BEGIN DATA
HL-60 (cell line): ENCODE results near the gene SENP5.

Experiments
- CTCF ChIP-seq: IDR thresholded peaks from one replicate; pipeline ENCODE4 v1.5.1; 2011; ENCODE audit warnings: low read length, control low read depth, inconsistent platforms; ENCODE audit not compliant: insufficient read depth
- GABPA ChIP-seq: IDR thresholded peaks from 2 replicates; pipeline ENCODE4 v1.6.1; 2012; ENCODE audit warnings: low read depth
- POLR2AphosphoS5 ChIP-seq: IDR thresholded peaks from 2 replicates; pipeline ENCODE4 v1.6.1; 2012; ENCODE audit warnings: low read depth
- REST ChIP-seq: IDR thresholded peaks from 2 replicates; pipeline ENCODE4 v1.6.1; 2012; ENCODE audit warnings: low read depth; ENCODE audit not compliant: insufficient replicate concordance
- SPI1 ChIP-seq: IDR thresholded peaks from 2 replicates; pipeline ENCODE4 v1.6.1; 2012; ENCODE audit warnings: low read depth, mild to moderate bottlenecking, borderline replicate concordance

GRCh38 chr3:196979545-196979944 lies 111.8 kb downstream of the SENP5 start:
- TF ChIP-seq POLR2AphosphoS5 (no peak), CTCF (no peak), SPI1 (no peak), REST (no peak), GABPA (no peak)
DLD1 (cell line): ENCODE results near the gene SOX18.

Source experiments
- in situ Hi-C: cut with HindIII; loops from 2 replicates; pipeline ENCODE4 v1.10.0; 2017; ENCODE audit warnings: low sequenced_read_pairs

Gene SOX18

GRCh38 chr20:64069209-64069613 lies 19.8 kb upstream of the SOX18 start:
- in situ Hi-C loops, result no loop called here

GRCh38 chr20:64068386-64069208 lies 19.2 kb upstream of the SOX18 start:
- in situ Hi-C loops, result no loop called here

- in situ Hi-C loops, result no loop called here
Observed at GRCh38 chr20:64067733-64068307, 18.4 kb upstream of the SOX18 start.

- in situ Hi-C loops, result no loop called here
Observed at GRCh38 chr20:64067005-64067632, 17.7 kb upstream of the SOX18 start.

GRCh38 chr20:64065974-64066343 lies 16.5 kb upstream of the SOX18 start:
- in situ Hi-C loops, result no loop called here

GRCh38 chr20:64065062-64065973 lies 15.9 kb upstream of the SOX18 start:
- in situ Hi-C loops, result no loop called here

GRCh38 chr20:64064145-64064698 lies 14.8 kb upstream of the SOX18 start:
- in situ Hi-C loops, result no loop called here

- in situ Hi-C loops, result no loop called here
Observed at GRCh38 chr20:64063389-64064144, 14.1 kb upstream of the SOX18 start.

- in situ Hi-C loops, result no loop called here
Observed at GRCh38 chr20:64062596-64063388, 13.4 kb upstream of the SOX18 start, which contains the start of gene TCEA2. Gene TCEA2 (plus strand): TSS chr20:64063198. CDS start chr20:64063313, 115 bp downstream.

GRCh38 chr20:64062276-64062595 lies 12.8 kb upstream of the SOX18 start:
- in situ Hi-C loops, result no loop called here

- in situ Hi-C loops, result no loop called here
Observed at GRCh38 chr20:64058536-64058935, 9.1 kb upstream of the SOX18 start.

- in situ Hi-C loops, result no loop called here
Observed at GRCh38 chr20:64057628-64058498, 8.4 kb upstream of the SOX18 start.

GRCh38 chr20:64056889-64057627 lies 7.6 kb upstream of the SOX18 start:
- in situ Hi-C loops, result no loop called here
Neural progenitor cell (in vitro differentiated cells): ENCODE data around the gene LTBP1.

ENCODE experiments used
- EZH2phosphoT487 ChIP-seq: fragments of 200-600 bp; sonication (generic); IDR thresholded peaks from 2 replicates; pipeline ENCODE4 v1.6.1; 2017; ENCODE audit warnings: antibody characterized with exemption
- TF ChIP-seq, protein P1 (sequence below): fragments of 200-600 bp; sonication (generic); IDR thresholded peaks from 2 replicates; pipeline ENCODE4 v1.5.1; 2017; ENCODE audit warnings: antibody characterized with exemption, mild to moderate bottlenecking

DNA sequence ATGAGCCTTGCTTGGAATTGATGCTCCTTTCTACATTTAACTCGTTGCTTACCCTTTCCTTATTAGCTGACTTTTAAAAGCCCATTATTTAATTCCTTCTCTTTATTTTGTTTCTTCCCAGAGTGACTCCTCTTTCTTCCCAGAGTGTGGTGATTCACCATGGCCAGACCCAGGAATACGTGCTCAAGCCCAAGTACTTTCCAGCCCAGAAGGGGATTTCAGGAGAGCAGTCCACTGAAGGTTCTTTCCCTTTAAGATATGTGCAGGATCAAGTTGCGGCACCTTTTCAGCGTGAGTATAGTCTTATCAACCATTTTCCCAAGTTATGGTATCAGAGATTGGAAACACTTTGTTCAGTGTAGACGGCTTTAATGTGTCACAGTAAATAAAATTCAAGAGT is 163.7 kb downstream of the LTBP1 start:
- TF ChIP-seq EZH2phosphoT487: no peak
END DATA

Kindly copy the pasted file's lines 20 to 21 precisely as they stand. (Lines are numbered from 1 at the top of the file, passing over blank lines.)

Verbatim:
- in situ Hi-C loops, result no loop called here
Observed at GRCh38 chr20:64067005-64067632, 17.7 kb upstream of the SOX18 start.